Muckrakers were investigative journalists who revealed scandals. They sought to uncover political criminals among the public and disclose the truth. They shot photographs, drew illustrations, and authored booklets (The Jungle). They also revealed child labor and inhumane working conditions. The term was coined by Lincoln Steffens who wrote an article called "Muckraking: A New Word For Old Times" in the July 19, 1906 issue of The American Magazine.
Muckraking is a kind of journalism that aims to expose wrongdoing. It originated in the United States but is now used worldwide. Muckrakers typically use their findings to inform their readers and influence government officials and other stakeholders. They do this by writing articles, giving speeches, organizing protests, and more.
Some examples of muckraking include work by Lincoln Steffens (who coined the term) who exposed corruption in the meatpacking industry, Ida Tarbell who uncovered illegal practices at Standard Oil, and Upton Sinclair who described the terrible living conditions in California fruit orchards during a muckraking radio show interview.
People sometimes call reporters who write about crime, politics, and other controversial topics "muckrakers". The term is usually reserved for early 20th century journalists who exposed abuses within big business and government agencies.
Today, we may call muckrakers by the more polite term investigative journalists. These journalists attempted to shed light on urban officials' abuses, poverty, and hazardous and unclean working conditions. They also exposed corporate wrongdoing and governmental corruption. Most important, they helped create a culture of government transparency that has made America's politics and laws more open and accountable.
Muckraking journalists were able to influence public opinion and government policy because they had a large audience that was willing to read their articles. Newspapers at this time had small pages with limited space, so reporters used distinctive language and unusual layout techniques to get attention from readers. This catchy phrase came from an article about a man who had been murdered near a city reservoir. The police believed that he had come across some criminals who had taken his money and then killed him. However, since this murder took place in a secluded area without any witnesses, no one knew for sure what really happened.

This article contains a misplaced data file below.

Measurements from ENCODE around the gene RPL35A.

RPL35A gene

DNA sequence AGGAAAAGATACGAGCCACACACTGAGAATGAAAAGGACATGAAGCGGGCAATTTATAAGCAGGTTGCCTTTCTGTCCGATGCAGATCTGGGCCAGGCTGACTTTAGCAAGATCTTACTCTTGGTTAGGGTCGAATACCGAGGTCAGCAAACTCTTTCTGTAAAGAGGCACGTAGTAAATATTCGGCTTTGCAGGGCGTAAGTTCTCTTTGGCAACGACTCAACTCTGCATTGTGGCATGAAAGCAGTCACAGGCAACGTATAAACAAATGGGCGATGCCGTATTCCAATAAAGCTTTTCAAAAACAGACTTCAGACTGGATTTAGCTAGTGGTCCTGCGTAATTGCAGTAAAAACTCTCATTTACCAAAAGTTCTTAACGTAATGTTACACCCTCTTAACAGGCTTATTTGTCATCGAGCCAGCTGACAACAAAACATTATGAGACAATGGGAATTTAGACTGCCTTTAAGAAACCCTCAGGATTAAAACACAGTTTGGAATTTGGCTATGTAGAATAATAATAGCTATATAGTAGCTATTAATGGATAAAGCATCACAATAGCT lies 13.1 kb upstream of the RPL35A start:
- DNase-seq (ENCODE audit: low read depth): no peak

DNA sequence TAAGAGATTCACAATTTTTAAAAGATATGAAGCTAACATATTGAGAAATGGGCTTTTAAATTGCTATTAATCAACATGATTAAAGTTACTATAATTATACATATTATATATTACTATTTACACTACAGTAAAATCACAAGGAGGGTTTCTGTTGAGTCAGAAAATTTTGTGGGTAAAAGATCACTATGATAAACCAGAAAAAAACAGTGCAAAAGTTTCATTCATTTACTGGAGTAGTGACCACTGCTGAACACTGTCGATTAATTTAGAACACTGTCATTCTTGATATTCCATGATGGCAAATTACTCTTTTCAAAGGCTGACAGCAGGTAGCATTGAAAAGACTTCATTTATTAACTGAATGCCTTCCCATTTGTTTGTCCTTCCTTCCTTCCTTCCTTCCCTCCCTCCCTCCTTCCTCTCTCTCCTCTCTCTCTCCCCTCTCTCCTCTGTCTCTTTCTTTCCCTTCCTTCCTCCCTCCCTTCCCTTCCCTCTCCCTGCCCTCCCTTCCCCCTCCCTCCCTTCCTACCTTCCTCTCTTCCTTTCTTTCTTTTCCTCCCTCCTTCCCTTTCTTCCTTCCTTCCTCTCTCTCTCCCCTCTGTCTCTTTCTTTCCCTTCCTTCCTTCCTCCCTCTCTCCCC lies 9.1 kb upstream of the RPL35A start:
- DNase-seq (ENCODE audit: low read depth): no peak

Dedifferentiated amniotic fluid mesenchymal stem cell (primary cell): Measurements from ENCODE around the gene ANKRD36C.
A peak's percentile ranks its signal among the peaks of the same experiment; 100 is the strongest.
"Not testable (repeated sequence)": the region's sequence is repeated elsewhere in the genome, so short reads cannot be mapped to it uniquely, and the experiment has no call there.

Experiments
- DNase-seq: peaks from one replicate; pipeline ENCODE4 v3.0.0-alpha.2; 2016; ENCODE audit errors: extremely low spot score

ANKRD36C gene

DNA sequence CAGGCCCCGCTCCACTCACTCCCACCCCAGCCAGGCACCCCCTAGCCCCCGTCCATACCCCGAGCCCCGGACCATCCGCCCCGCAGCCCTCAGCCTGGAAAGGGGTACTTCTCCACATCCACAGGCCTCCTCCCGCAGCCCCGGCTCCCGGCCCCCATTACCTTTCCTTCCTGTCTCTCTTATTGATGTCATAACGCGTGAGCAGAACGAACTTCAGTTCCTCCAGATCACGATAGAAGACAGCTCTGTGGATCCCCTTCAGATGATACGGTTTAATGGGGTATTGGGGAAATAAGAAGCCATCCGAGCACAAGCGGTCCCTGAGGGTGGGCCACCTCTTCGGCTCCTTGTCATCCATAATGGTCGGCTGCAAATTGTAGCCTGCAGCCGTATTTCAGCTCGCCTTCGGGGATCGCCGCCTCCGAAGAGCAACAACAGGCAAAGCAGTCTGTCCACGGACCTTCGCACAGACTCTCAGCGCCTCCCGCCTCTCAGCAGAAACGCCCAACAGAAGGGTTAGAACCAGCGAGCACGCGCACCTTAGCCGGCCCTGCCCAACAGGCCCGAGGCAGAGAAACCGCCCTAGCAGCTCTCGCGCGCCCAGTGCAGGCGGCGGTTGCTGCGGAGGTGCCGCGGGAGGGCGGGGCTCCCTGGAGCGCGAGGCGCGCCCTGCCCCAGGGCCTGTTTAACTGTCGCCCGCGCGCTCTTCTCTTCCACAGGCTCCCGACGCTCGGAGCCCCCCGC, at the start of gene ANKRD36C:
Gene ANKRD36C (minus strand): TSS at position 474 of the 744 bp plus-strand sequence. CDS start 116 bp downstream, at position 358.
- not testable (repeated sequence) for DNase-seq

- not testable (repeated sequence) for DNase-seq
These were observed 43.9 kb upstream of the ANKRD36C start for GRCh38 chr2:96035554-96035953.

The first choice is the correct answer here. Explanation: The muckrakers, as they were known, were crusading investigative journalists who fought to uncover both the corrupt practices of large corporations and the political corruption of the nation's leaders. Their efforts led to many improvements in government and business practices.
Muckraking was a term used by members of the press to describe investigations or reports that exposed social problems, unethical practices, etc., with a goal of improving them. Such reports were often critical of the institutions of their time, especially corporate power and political influence. They often employed innovative journalism techniques, such as undercover reporting and cross-checking facts against official records where possible. Some popular muckrakers include Lincoln Steffens, who investigated crime and corruption in New York City; George Seldes, who revealed fraud and misconduct at war factories during World War I; and I. F. Stone, who published controversial exposés about American politics and the Vietnam War.
It was originally used to describe journalists who reported on issues relevant to farmers. In the United States, the term came into use around 1845 when the first newspapers began publishing articles written by journalists who took an active interest in local affairs.
What were the muckrakers up to, and what did they achieve? The muckrakers were journalists and authors who were concerned about societal issues. Their efforts highlighted inequities at all levels of society, and it resulted in long-overdue changes.
Muckraking is a term used to describe the investigative journalism that exposed social problems and called attention to matters of public interest but which would otherwise have been ignored by the media. The term was coined by newspaper editor William Randolph Hearst to describe the work of journalists such as Lincoln Steffens and Jacob Riis. They wrote extensively about political corruption, industrial accidents, child labor, and other topics that today would be considered newsworthy. Their work was important because it brought attention to issues that might otherwise have remained hidden.
In the years before the creation of the FBI, police departments, and other agencies that investigate crime now, newspapers were the only means by which citizens could get information on crimes that had been committed against them. If someone had been abused by their spouse or was being cheated on by their partner, they could go to their local paper and report this information. The muckrakers used this fact as justification for their work - since there was no other way to expose injustice, they should be given credit for bringing these issues to light.